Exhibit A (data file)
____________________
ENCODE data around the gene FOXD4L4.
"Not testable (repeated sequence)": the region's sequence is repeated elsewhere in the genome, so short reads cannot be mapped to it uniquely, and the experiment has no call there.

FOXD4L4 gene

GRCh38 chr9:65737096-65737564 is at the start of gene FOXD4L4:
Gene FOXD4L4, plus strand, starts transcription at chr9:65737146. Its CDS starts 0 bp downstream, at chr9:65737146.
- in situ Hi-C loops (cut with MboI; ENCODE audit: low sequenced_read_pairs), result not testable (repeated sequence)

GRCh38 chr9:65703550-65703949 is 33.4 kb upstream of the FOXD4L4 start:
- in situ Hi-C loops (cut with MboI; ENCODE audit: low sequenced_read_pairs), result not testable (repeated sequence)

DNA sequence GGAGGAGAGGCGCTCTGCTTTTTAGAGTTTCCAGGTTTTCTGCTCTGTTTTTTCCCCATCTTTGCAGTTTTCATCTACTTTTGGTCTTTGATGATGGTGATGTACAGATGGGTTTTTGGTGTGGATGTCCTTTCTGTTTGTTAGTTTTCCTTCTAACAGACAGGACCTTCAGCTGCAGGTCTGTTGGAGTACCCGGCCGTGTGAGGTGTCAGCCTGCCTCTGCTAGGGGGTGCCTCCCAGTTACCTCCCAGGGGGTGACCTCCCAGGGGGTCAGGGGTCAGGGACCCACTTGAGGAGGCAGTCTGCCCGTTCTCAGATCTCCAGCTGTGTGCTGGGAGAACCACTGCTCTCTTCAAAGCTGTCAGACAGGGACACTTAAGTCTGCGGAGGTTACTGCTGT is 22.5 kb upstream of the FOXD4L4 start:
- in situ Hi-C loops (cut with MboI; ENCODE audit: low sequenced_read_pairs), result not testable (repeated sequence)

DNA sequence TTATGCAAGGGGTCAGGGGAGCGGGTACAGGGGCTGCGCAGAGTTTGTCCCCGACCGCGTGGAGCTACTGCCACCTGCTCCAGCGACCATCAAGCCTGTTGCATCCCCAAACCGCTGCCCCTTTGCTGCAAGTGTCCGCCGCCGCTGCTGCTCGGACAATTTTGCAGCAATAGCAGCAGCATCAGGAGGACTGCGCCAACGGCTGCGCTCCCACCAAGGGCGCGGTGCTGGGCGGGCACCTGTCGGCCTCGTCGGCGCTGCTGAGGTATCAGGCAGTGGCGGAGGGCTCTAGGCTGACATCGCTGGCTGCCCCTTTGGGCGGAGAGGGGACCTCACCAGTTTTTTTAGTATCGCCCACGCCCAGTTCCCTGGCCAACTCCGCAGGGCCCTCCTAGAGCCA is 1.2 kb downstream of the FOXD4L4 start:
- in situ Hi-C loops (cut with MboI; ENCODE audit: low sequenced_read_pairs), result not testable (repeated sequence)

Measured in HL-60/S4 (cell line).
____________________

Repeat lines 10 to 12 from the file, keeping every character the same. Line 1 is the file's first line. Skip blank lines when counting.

- in situ Hi-C loops (cut with MboI; ENCODE audit: low sequenced_read_pairs), result not testable (repeated sequence)

DNA sequence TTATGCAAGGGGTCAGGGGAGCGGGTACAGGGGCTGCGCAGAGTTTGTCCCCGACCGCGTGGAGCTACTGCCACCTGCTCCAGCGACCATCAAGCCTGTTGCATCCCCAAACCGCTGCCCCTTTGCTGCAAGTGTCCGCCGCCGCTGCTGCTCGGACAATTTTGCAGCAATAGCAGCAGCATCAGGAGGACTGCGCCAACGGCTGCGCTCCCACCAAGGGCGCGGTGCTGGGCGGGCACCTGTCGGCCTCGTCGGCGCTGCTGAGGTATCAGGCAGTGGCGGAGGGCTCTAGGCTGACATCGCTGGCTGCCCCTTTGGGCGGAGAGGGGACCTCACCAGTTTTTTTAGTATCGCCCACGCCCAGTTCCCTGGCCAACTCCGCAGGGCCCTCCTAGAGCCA is 1.2 kb downstream of the FOXD4L4 start:
- in situ Hi-C loops (cut with MboI; ENCODE audit: low sequenced_read_pairs), result not testable (repeated sequence)